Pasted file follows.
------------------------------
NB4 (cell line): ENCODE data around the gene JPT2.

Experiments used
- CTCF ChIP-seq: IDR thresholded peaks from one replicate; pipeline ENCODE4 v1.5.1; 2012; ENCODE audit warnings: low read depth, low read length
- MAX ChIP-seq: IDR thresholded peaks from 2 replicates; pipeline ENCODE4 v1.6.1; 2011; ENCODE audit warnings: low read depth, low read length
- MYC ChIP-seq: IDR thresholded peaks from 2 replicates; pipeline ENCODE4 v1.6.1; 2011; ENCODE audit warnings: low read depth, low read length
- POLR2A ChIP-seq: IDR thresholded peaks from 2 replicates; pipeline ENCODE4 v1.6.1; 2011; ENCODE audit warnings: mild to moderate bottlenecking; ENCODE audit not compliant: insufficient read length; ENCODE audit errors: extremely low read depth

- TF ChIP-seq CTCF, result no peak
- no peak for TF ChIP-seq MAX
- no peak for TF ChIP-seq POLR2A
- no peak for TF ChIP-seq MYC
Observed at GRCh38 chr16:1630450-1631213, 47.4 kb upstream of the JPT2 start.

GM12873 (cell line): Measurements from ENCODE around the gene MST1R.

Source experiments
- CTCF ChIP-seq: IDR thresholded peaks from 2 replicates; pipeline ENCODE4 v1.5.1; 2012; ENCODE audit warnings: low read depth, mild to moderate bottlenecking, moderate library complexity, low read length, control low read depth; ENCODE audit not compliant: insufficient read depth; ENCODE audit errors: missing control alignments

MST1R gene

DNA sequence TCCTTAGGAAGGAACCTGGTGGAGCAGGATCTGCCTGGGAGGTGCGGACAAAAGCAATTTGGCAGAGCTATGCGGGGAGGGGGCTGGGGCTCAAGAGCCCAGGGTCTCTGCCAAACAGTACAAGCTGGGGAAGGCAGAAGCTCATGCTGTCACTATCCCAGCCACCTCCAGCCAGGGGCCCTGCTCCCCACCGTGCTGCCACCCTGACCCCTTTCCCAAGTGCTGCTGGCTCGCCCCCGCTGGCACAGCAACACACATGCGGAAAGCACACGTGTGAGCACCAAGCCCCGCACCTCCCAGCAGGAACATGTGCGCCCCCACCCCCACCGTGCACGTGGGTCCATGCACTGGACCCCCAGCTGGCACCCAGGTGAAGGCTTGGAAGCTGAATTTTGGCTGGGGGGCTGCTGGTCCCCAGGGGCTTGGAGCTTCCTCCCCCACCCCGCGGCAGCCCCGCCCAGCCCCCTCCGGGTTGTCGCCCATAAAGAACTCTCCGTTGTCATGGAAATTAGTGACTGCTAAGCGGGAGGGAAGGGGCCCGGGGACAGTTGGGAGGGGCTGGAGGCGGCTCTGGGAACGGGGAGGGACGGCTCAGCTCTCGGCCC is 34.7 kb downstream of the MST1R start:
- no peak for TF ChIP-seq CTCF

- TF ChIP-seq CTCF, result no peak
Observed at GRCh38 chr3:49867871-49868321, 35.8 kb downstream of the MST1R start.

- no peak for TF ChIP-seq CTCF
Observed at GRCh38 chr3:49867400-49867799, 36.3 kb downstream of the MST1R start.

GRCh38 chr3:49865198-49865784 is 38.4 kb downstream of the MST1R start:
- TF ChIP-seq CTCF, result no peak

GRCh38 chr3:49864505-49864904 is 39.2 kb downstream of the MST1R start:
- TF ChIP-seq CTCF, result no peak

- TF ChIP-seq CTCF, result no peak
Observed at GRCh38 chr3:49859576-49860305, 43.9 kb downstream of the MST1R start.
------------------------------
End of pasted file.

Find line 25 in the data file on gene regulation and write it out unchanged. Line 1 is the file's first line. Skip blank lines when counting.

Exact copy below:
- TF ChIP-seq CTCF, result no peak